How to Change a Lightbulb, an Ecumenical Guide | Bob Shepherd

Amish: What’s a lightbulb?

Buddhist: The brokenness of the bulb is in the nature of things. By renouncing the desire for fixing the bulb, you can release yourself from the endless cycle of changing bulbs only to have them break, only to have to change them again, only to have them break, only to . . . [Here rest of the Pali text is missing. Western scholars of the nineteenth century suggested that the original might have contained, in this place, directions to the nearest Lowes, but recent studies have cast doubt upon those speculations.]

Calvinist: Because you are human, your perspective is necessarily limited. It may seem as though you are deciding to change the bulb, but that, of course, is an illusion due to your being born IN time rather than existing OUTSIDE time, as God does. The decision regarding whether the bulb will or will not be changed has always been made. Your intentions in this matter are irrelevant, and nothing you can do, one way or the other, can influence the changing (or not) of the bulb, which is predetermined. Nevertheless, you are responsible for whether the bulb gets changed. You have this responsibility even if you are bed-ridden, armless, catatonic, or any combination thereof. It may seem incomprehensible that a bed-ridden, catatonic, armless person could be responsible for an action over which he or she has no control, but that is because you are too ignorant to understand the wisdom of God’s plan for all things, even the lowly lightbulb, and too sinful to accept, in your heart, the righteousness of His justice.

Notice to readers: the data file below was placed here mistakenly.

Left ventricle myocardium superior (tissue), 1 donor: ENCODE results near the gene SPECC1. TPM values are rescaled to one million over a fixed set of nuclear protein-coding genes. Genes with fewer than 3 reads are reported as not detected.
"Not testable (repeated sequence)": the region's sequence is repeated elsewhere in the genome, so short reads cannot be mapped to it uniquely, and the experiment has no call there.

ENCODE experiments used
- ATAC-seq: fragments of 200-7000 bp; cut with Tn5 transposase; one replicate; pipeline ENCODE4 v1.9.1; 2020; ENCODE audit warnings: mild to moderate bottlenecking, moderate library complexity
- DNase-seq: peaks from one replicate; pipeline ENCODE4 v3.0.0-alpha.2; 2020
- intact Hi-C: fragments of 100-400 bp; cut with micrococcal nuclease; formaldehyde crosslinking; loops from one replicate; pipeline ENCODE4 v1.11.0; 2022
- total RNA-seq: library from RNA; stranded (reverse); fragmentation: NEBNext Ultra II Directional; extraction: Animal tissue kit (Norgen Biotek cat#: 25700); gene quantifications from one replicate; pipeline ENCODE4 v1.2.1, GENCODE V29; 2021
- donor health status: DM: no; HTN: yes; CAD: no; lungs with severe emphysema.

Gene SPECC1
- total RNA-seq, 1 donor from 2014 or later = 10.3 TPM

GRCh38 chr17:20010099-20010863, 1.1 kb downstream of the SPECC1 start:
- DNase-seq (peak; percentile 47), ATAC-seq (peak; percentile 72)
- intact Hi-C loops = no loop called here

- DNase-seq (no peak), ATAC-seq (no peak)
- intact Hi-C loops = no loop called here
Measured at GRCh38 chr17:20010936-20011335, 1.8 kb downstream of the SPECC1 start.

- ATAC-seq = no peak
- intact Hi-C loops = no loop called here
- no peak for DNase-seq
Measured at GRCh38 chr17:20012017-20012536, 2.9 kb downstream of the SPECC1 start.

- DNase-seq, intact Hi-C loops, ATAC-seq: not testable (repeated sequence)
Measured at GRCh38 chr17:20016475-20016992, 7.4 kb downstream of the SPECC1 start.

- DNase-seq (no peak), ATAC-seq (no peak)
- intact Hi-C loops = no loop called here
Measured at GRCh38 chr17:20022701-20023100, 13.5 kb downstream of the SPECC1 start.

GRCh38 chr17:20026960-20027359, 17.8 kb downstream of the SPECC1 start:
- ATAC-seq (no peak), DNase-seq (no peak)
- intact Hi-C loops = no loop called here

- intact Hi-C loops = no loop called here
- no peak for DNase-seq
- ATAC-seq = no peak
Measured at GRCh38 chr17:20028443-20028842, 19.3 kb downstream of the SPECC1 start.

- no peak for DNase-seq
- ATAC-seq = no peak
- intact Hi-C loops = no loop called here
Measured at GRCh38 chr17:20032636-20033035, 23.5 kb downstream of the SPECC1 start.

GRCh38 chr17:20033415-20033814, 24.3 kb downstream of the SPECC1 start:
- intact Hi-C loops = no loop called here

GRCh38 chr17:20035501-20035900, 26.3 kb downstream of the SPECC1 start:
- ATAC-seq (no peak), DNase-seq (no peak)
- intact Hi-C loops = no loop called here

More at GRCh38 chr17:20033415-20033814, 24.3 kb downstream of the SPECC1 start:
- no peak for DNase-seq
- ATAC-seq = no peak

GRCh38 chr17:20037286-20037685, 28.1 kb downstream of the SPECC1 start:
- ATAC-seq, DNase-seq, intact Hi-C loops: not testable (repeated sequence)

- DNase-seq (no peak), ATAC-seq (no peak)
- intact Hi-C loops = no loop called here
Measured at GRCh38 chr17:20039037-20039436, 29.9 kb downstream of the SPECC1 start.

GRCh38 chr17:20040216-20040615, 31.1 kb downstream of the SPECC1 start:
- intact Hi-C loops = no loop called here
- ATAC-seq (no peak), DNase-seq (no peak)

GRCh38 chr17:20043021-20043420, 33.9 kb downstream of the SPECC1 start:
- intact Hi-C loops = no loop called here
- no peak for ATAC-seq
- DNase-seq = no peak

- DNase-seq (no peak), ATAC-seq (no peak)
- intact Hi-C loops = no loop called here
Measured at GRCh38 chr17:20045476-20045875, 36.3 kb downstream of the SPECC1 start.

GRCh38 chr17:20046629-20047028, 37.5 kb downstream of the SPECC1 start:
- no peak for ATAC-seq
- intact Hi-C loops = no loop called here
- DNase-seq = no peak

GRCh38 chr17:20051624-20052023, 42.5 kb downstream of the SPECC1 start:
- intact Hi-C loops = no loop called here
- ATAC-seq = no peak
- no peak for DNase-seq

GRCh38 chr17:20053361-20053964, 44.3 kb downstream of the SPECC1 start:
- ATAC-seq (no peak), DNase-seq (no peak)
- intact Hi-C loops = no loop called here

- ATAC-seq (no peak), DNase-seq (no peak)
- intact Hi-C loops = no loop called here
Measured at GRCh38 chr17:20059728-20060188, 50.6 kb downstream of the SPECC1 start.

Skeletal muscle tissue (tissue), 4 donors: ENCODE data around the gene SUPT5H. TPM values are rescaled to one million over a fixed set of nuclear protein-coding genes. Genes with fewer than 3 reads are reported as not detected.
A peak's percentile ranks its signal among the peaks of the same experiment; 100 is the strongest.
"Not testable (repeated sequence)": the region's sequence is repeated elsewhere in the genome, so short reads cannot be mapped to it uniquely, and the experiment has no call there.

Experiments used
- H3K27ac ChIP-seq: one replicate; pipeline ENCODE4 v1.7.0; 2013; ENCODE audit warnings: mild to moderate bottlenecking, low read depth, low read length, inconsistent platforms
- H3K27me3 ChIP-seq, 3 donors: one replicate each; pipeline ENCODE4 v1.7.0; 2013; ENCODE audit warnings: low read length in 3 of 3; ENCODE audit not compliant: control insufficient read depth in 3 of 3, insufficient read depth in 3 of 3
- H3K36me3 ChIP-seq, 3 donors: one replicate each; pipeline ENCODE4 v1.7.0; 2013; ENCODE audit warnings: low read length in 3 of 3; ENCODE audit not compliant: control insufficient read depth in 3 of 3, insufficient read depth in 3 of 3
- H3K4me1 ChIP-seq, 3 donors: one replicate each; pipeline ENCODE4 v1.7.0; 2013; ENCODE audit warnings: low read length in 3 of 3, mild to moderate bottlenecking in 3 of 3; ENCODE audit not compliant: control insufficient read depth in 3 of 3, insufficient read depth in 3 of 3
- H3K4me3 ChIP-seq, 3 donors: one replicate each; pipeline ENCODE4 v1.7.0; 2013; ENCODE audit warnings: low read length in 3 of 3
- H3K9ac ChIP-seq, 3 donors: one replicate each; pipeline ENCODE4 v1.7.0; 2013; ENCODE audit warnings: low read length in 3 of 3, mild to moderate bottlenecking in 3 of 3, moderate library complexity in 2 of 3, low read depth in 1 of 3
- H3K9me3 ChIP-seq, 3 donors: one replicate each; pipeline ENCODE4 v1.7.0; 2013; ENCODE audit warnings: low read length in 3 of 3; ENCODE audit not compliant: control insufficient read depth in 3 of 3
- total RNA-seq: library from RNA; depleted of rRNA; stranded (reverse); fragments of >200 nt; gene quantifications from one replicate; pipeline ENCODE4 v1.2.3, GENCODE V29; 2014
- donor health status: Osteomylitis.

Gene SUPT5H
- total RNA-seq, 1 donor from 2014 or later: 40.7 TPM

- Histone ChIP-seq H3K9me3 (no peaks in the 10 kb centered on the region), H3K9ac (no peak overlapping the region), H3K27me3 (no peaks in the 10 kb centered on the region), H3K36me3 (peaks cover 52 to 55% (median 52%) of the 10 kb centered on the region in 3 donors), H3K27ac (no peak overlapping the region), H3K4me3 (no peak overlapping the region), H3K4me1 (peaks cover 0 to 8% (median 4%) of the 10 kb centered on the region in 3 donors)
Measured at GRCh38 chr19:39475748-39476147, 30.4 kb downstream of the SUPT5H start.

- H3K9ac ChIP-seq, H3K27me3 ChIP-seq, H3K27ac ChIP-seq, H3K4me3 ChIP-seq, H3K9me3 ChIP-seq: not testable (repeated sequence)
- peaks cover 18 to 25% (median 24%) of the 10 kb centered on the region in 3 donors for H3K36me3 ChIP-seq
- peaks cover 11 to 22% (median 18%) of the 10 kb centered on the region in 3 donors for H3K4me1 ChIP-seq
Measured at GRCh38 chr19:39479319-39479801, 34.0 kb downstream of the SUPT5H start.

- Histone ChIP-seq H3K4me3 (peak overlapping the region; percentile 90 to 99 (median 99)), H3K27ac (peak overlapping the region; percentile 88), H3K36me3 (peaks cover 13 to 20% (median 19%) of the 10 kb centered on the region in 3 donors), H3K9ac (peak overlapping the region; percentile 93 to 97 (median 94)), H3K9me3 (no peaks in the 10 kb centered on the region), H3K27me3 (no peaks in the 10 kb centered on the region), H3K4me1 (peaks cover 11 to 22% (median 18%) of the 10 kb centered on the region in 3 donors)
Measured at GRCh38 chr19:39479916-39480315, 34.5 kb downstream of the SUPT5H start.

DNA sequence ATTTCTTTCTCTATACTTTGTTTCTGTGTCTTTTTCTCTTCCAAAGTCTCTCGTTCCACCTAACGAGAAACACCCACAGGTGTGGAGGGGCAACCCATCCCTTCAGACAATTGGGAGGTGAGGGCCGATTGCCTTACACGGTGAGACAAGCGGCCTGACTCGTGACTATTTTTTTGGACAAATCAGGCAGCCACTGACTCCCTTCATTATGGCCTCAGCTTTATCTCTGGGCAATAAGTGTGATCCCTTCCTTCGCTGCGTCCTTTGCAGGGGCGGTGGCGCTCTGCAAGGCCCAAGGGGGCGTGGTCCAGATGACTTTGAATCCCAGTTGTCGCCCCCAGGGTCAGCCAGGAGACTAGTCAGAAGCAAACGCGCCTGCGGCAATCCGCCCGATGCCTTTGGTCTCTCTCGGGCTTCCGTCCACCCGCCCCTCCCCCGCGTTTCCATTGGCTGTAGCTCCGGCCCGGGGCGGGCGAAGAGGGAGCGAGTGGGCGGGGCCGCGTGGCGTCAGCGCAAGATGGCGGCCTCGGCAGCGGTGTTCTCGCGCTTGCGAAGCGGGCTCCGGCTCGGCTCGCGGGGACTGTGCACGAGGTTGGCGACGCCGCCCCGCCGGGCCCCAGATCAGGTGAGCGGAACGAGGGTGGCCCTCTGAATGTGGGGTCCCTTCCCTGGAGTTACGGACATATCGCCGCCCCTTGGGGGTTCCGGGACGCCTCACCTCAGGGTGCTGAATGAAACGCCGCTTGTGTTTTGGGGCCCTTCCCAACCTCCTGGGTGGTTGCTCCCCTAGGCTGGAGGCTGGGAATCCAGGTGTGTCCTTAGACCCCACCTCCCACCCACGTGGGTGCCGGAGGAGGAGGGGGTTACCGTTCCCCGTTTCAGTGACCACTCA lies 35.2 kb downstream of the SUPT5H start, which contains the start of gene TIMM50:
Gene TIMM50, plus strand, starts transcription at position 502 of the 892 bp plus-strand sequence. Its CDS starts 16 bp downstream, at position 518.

Catholic: Recognizing that bulbs need changing and that it is not always within the power of people to do that on their own, God has given us the Sacrament of the Blessing of the Shoe Polish Tin so that the Holy Catholic and Apostolic Church might address this need in the lives of the Faithful. That polishing shoes bears intimate, indeed, essential relation to the changing of light bulbs, while repeatedly affirmed by the Church and obvious enough to the Faithful of previous centuries, has become increasingly difficult for Catholics today to accept, but it is this very difficulty that we must embrace, for that difficulty presents what is perhaps the primary test of faith in our time. See Pope Pancreas VII, Lux mundi et hocuspocus ad nauseum, ad infinitum.

Hindu: As Valmiki teaches in the Lotus Bulb Sutras, the bulb is always broken, and the bulb is always fixed. So, there is no need to do anything about the bulb you perceive, which is held in the right hand of Maya, the Goddess of the World Illusion. Leave the house and its lightbulbs behind. Commit the Lotus Bulb Sutras to memory. Read them by your inner light.

Jainist: If the bulb died in the nature of things, accept this, but do not, through carelessness, bring harm to any bulb.

Jewish: Fine. I’ll sit in the dark. Who needs a light bulb? My son—the big shot—is too busy to bring his own mother the paper anyway. (Suggested by Dan Carsen)

Lutheran: In Adam’s Fall, we sinned all. Because of your inheritance of this Original Sin, you are not worthy of having the bulb changed. But if you open your heart and become a willing vessel of the Light, maybe, just maybe, a kind electrician will stop by and change the bulb for free. This is called Grace. Whether it will happen is anybody’s guess. Good luck.